The humoral immune response to infection or vaccination results in two major outcomes: the production of antibodies by antibody-secreting cells (ASCs) that can provide rapid serological immunity and the generation of long-lived memory B cells capable of mounting recall responses (6, 7). If circulating antibodies fail to confer protection to a future exposure, memory B cells drive the recall response by producing new antibodies through forming new ASCs or reentering germinal centers for additional rounds of somatic hypermutation (SHM) (8, 9). In the context of acute severe acute respiratory syndrome coronavirus 2 (SARS-CoV-2) infection, immunological memory in the form of antibodies and memory B cells are durable for over 8 months after symptom onset (1014). However, studies on vaccinated individuals have largely focused on measuring binding and/or neutralizing antibodies as primary end points (1517), and the induction of memory B cells by mRNA vaccines remains poorly understood. Although antibodies are a central component of vaccine efficacy, memory B cells may be important for long-term protection, responses to subsequent infection, and the ability to respond to emerging variant strains (18). Furthermore, it is unclear how memory B cell responses relate to serological responses for novel SARS-CoV-2 mRNA vaccines, and how memory B cell responses differ after vaccination in subjects who previously experienced SARS-CoV-2 infection compared with those who are SARS-CoV-2 naïve.

A related question is whether individuals who experienced prior SARS-CoV-2 infection require a second dose of mRNA vaccine. As these individuals have already generated a primary immune response to SARS-CoV-2 during their natural infection, it is possible that a single dose of vaccine could be sufficient to boost antibody and memory B cell responses. This question is particularly relevant in settings of limited vaccine supply and challenging vaccine deployment (19). Several recent studies have indicated that antibody responses can be robustly induced in SARS-CoV-2 experienced individuals, consistent with an anamnestic response (2023). Although one study suggests that memory B cells might also be boosted after a single vaccine dose (24), it remains unclear how memory B cell responses are affected by the second dose of mRNA vaccine in SARS-CoV-2 naïve versus recovered individuals. These key gaps in our understanding require longitudinal analysis of antibodies together with memory B cell responses after the first and second dose of mRNA vaccine in SARS-CoV-2 naïve and experienced subjects.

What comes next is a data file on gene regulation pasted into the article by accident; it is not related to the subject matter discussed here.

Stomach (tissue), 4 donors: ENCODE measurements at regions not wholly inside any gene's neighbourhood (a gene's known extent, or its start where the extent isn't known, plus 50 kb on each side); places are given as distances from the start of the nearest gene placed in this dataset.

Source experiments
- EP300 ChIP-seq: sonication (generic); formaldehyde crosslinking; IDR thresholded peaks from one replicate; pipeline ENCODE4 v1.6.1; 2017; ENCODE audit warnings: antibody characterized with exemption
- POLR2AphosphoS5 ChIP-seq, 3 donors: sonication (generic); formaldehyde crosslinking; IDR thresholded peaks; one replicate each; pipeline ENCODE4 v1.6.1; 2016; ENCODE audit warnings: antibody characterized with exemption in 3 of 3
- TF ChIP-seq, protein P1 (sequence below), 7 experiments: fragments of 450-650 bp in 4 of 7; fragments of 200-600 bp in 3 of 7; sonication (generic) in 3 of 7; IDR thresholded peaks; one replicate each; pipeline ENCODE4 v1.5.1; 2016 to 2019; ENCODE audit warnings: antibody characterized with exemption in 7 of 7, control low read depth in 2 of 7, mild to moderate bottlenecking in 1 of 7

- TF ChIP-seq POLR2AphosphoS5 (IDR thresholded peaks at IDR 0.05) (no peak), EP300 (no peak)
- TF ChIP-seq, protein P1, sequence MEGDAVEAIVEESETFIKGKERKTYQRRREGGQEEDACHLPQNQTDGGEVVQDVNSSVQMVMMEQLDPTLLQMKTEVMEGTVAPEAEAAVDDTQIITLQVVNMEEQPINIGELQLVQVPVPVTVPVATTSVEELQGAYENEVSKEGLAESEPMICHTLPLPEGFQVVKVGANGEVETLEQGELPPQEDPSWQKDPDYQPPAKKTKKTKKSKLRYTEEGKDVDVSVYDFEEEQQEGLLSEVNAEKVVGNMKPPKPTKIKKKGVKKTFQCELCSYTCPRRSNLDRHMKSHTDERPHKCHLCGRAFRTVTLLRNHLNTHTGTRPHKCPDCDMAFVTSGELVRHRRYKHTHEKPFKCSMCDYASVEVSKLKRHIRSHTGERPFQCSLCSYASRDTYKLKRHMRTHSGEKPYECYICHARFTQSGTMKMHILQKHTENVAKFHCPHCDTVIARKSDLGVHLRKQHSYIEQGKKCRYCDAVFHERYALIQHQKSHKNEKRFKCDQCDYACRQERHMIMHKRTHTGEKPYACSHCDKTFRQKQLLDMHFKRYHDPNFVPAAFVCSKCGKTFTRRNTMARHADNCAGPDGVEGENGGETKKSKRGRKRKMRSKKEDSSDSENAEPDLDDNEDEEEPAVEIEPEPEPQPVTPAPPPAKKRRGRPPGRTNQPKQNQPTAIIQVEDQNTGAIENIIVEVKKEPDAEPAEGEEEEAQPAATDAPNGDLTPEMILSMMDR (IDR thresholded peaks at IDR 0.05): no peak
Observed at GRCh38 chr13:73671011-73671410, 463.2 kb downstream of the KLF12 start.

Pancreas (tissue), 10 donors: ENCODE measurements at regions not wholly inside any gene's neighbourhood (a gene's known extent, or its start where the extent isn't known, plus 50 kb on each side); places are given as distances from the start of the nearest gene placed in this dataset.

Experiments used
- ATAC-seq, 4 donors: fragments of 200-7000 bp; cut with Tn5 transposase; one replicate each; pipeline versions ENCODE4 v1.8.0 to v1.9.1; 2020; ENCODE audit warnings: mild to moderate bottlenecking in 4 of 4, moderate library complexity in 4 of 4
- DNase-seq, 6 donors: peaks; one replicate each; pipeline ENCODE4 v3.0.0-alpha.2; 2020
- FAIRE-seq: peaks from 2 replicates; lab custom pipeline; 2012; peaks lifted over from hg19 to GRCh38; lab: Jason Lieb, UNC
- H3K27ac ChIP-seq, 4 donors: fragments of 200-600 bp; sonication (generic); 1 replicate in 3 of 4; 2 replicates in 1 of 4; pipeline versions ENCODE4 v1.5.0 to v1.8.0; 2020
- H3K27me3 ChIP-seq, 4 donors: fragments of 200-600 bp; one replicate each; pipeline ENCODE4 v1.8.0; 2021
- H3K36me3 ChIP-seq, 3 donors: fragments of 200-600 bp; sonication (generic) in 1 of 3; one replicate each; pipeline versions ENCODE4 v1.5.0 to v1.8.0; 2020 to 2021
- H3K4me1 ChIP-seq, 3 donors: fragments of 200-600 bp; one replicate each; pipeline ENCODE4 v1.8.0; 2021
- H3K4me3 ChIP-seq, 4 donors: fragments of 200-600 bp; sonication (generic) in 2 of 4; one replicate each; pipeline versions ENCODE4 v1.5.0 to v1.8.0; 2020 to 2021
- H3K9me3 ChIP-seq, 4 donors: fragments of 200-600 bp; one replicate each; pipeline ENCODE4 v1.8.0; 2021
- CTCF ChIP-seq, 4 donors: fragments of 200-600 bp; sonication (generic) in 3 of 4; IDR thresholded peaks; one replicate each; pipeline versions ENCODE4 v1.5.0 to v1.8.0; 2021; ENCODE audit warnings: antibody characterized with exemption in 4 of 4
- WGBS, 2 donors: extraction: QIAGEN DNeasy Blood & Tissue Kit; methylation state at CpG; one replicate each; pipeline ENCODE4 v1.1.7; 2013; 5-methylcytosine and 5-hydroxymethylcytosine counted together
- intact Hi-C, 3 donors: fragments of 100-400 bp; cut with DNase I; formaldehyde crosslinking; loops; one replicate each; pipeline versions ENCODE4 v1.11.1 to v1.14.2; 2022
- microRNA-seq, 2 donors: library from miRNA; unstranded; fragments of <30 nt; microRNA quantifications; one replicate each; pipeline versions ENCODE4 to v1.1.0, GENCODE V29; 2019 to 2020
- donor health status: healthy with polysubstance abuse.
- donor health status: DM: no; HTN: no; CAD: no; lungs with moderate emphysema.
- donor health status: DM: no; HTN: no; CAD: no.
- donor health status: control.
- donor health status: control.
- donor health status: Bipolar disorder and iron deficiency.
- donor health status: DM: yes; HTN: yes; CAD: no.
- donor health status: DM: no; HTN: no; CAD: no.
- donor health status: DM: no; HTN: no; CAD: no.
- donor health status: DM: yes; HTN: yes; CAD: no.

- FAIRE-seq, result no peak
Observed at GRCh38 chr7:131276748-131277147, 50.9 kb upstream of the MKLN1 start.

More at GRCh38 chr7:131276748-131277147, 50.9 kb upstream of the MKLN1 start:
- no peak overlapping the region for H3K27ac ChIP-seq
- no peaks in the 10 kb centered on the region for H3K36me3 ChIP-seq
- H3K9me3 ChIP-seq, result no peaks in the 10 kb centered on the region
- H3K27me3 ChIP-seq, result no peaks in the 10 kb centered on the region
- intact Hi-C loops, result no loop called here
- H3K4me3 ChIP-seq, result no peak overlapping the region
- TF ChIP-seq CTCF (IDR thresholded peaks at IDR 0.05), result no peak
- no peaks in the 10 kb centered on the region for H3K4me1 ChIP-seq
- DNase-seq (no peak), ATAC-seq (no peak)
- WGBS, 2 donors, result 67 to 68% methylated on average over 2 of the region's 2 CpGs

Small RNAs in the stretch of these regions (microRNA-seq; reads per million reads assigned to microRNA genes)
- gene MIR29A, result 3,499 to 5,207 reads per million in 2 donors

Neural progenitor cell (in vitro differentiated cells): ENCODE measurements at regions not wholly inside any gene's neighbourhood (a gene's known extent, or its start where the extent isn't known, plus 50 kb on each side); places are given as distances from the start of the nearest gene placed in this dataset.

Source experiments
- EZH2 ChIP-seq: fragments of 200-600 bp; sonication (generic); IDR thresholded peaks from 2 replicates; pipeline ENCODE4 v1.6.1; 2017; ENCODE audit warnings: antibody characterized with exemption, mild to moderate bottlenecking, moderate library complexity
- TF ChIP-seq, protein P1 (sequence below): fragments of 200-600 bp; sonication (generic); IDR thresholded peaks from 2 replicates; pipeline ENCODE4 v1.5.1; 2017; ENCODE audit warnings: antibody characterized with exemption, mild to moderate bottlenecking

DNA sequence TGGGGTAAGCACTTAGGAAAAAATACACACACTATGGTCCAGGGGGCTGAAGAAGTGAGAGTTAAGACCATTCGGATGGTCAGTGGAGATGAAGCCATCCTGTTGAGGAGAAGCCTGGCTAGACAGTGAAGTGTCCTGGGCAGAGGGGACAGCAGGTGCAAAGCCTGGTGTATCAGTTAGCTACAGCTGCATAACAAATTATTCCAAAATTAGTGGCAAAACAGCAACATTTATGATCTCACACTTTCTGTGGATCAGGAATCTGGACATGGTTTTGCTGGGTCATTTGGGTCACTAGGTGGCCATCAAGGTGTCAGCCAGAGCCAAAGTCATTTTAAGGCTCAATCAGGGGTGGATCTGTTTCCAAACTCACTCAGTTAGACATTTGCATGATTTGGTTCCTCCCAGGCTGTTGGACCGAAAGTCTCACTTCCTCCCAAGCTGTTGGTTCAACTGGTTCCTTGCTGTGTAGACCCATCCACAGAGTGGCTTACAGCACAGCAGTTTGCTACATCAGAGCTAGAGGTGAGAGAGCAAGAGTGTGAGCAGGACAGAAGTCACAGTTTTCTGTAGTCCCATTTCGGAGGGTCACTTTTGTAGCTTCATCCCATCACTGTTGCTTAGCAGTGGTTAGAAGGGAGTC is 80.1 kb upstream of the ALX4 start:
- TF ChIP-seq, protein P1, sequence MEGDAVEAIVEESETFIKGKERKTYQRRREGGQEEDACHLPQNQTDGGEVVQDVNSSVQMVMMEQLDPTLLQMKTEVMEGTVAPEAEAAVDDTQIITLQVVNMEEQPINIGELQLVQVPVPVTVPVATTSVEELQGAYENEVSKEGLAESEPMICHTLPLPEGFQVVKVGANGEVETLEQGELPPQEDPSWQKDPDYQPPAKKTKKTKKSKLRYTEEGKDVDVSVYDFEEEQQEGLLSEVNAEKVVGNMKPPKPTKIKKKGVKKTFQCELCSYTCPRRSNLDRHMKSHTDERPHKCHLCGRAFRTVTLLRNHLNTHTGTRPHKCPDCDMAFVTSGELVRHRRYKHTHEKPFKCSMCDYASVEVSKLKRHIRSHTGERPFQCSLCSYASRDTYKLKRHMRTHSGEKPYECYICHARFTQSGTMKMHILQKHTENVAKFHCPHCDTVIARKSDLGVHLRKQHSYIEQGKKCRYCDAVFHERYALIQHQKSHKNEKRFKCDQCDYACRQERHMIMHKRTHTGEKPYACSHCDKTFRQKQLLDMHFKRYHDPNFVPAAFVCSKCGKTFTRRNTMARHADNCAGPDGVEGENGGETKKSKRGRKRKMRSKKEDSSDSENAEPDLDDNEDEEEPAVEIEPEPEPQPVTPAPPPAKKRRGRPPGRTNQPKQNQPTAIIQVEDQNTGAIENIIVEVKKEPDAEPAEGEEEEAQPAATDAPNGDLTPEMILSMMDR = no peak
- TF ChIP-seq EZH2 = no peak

Here, we established a longitudinal cohort of SARS-CoV-2 naïve and SARS-CoV-2 recovered individuals who received SARS-CoV-2 mRNA vaccines. From these longitudinal samples, we assessed both circulating antibodies and antigen-specific memory B cells over the course of first and second immunization. We also compared vaccine responses with demographic and clinical metadata, including age and side effects. These data offer new insights into the B cell response to SARS-CoV-2 mRNA vaccines.

RESULTS

For this study, we recruited 44 healthy individuals (i.e., no self-reported chronic health conditions) who received SARS-CoV-2 mRNA vaccines (Pfizer BNT162b2 or Moderna mRNA-1273) at the University of Pennsylvania Health System. Full cohort information is described in fig. S1. Of this cohort, 11 individuals had a prior SARS-CoV-2 infection, ranging from 65 to 275 days before vaccination. Peripheral blood samples were collected for immunological analysis at four key time points (Fig. 1A): prevaccine baseline (time point 1), 2 weeks after the first dose (time point 2), the day of second dose (time point 3), and 1 week after the second dose (time point 4). This study design allowed us to investigate the kinetics of immune responses after both primary and secondary immunizations.

Fig. 1 Antibody responses after mRNA vaccination in SARS-CoV-2 naïve and recovered individuals.